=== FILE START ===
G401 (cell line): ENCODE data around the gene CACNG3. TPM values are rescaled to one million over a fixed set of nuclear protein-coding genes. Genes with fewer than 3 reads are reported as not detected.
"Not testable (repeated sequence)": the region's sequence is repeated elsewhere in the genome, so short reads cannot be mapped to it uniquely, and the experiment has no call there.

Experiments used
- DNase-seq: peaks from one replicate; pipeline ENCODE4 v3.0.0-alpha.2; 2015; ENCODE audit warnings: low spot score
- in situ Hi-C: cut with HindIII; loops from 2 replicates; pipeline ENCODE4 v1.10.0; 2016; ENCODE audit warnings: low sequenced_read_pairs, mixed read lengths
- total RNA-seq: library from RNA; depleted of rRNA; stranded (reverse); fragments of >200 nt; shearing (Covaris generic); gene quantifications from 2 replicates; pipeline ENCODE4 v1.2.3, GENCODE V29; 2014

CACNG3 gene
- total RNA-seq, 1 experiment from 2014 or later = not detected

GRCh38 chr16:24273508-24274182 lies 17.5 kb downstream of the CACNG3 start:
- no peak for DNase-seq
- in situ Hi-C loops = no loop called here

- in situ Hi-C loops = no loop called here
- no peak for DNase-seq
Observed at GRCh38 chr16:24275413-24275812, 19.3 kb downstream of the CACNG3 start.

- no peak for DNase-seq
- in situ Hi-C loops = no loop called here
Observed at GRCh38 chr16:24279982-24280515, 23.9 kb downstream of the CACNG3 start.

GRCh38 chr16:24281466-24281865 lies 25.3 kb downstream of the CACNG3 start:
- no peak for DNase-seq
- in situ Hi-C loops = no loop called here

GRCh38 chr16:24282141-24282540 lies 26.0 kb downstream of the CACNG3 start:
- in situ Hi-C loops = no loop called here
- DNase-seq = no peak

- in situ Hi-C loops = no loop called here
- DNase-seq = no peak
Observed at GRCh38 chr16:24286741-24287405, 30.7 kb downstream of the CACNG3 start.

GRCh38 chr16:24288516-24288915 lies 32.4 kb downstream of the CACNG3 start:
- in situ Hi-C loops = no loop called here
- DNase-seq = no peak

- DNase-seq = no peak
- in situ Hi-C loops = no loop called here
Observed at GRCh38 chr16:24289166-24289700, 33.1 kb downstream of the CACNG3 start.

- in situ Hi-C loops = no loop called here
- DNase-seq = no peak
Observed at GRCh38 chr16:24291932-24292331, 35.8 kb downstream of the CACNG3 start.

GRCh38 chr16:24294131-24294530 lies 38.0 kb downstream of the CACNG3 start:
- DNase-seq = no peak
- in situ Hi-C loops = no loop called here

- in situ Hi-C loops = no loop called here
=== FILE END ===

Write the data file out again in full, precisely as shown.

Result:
G401 (cell line): ENCODE data around the gene CACNG3. TPM values are rescaled to one million over a fixed set of nuclear protein-coding genes. Genes with fewer than 3 reads are reported as not detected.
"Not testable (repeated sequence)": the region's sequence is repeated elsewhere in the genome, so short reads cannot be mapped to it uniquely, and the experiment has no call there.

Experiments used
- DNase-seq: peaks from one replicate; pipeline ENCODE4 v3.0.0-alpha.2; 2015; ENCODE audit warnings: low spot score
- in situ Hi-C: cut with HindIII; loops from 2 replicates; pipeline ENCODE4 v1.10.0; 2016; ENCODE audit warnings: low sequenced_read_pairs, mixed read lengths
- total RNA-seq: library from RNA; depleted of rRNA; stranded (reverse); fragments of >200 nt; shearing (Covaris generic); gene quantifications from 2 replicates; pipeline ENCODE4 v1.2.3, GENCODE V29; 2014

CACNG3 gene
- total RNA-seq, 1 experiment from 2014 or later = not detected

GRCh38 chr16:24273508-24274182 lies 17.5 kb downstream of the CACNG3 start:
- no peak for DNase-seq
- in situ Hi-C loops = no loop called here

- in situ Hi-C loops = no loop called here
- no peak for DNase-seq
Observed at GRCh38 chr16:24275413-24275812, 19.3 kb downstream of the CACNG3 start.

- no peak for DNase-seq
- in situ Hi-C loops = no loop called here
Observed at GRCh38 chr16:24279982-24280515, 23.9 kb downstream of the CACNG3 start.

GRCh38 chr16:24281466-24281865 lies 25.3 kb downstream of the CACNG3 start:
- no peak for DNase-seq
- in situ Hi-C loops = no loop called here

GRCh38 chr16:24282141-24282540 lies 26.0 kb downstream of the CACNG3 start:
- in situ Hi-C loops = no loop called here
- DNase-seq = no peak

- in situ Hi-C loops = no loop called here
- DNase-seq = no peak
Observed at GRCh38 chr16:24286741-24287405, 30.7 kb downstream of the CACNG3 start.

GRCh38 chr16:24288516-24288915 lies 32.4 kb downstream of the CACNG3 start:
- in situ Hi-C loops = no loop called here
- DNase-seq = no peak

- DNase-seq = no peak
- in situ Hi-C loops = no loop called here
Observed at GRCh38 chr16:24289166-24289700, 33.1 kb downstream of the CACNG3 start.

- in situ Hi-C loops = no loop called here
- DNase-seq = no peak
Observed at GRCh38 chr16:24291932-24292331, 35.8 kb downstream of the CACNG3 start.

GRCh38 chr16:24294131-24294530 lies 38.0 kb downstream of the CACNG3 start:
- DNase-seq = no peak
- in situ Hi-C loops = no loop called here

- in situ Hi-C loops = no loop called here